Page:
In this tutorial I’ll try to enlist a series of steps that have to be taken in order to deploy a new app onto Amazon Kubernetes Service, which requires more effort than one could think of at first glance. I spent a lot of time to move an app from Google Kubernetes Engine (GKE) to AWS EKS and it’s quite clear to me that this is not as simple as it should be.

First of all let me explain why I had to do something like that, and believe me, after a lot of struggling I can say out loud that if you have the chance to choose, well GKE is the only logical outcome when it comes to Kubernetes (K8s) services. That’s because Google invented this technlogy and also because the UX that GCP gives you “for free” is a thousand times better. Administrating a K8s cluster on EKS is like going back in time. Just to be clear, it works down the line, but still it feels like wasting your time if compared to the main alternative. Said that, let’s begin our journey to Kubernetes in the manner of Amazon.

Using a tool like K8s we want to be able to achieve a clear set of key factors:

  • to deploy quickly and predictably;
  • to scale our deployments horizontally;
  • to gain the ability of performing Continuous Deployments (CD);
  • to optimize costs;
  • to be able to deploy on multiple providers using the same technology/approach.

In this tutorial our attention will be focused on EKS, but we can re-use the same approach to every cloud service that provides a K8s service (e.g. GKE or Microsoft Azure Kubernetes Service). As long as the orchestrator is Kubernetes we will be able to execute almost all the commands that we’re about to introduce in this article.

Our objective is to create a new project using the architecture pictured below. As you can see we’re going to distribute the incoming traffic to a set of EC2 worker nodes that are grouped in a K8s cluster using a load balancer (ELB). On top of that we will take advanted of a control layer that will allow us to interact with the cluster and the worker nodes (orchestration).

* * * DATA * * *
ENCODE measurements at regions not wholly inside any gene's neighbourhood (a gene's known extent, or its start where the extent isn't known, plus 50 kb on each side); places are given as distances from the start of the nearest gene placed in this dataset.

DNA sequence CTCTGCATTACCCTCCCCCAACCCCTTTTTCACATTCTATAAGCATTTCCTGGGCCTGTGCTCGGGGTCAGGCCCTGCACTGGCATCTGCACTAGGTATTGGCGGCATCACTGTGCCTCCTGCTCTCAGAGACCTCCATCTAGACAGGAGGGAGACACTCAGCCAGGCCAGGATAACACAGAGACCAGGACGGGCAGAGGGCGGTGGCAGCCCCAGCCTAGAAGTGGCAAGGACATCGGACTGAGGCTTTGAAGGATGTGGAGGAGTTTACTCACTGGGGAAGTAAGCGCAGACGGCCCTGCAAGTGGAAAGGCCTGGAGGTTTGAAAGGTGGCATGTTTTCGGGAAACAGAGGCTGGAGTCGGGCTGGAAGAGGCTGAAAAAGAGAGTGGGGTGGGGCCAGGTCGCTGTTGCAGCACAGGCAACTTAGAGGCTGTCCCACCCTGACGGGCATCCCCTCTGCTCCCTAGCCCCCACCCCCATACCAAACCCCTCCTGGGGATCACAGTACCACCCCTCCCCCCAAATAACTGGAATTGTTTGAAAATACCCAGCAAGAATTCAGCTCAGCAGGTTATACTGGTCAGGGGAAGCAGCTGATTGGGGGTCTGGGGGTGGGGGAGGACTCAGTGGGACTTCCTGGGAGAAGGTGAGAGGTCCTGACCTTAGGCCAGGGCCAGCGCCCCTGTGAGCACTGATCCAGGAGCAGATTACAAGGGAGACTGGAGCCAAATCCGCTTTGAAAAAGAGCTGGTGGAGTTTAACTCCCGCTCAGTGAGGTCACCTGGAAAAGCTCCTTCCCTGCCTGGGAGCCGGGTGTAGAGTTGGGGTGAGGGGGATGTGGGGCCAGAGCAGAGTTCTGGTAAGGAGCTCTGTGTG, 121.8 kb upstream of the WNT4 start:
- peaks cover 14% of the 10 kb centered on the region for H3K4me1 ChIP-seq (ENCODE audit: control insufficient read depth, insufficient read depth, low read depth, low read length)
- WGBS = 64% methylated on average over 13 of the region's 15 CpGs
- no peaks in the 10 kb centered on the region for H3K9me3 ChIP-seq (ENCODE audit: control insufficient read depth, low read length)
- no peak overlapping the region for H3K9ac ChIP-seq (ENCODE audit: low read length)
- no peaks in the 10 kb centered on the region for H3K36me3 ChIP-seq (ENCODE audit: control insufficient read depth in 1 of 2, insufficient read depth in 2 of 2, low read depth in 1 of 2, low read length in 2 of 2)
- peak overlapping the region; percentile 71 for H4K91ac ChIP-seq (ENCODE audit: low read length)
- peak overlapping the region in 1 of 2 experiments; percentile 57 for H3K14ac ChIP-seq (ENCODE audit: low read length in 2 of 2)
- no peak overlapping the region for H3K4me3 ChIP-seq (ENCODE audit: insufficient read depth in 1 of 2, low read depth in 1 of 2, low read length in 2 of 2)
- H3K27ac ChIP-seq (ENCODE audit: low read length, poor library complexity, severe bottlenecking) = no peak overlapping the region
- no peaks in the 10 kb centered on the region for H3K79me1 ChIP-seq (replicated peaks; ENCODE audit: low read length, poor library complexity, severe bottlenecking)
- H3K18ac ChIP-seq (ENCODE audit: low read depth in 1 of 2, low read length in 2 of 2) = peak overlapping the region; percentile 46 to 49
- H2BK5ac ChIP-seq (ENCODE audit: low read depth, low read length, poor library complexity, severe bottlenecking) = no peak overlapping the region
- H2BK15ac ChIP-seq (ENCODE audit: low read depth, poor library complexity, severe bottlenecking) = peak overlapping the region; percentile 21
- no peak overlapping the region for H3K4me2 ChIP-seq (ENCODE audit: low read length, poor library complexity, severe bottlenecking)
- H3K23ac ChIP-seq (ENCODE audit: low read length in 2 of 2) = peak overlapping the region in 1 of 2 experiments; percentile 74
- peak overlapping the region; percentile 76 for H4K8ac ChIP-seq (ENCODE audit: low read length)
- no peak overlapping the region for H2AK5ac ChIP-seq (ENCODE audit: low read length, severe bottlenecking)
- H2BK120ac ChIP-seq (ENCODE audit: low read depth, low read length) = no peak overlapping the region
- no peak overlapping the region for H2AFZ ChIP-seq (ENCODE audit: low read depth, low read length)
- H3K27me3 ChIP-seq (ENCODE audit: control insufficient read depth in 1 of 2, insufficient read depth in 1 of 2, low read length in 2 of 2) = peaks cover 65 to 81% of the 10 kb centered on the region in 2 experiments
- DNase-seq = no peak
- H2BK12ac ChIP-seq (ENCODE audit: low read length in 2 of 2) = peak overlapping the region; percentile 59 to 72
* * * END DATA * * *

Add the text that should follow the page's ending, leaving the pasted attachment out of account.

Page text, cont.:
EKS architecture

I guess that’s enough talking, if you want to deepen your understanding of this subject you’ll find all the information either on the EKS or K8s websites.


  • Docker and docker desktop (at the time of writing v19.03.2)
  • Kubernetes (v1.14+)
  • AWS cli
  • eksctl (CLI tool for creating clusters on EKS)
  • sbt v1.3+


First of all, let’s install the AWS CLI using pip:

$ pip3 install awscli --upgrade --user

~ aws --version
aws-cli/1.16.261 Python/3.7.4 Darwin/19.0.0 botocore/1.12.251

If your target is a single AWS region I’ll suggest you to configure it using the following command to avoid passing the region as a parameter for each instruction that we’re going to use. We’re going to target the EU Ireland region for the rest of this tutorial.

aws configure set region eu-west-1

You will also need to configure the access credentials in order to interact with AWS using the CLI:

$ aws configure
AWS Secret Access Key [None]: wJalrXUtnFEMI/K7MDENG/bPxRfiCYEXAMPLEKEY
Default region name [None]: us-west-2
Default output format [None]: json

Managing EKS clusters using eksctl and kubectl

Looking at the current state of the EKS documentation you could choose to create and admin your clusters using three different approaches. I’ve tested two of them already and I strongly recommend to go for eksctl without hesitation. It’s the most reliable and clear method. For instance, when I tried to create my cluster using using the AWS console I started receiving this beautiful error:

The connection to the server localhost:8080 was refused - did you specify the right host or port?

I then found this note on the K8s website

If you see a message similar to the following, kubectl is not configured correctly or is not able to connect to a Kubernetes cluster.

Then on this medium post, and not on the official documentation, I found that you have to tell eks to generate a new configuration file in ~/.kube/config for you using the command: aws eks update-kubeconfig --name YOURClusterName.

Lond story short, please install eksctl and use it to create and admin your clusters. In my case installing eksctl using Homebrew also means that kubectl will be also installed automatically and you can check if the two commands have been correctly installed on your host machine with this couple of commands: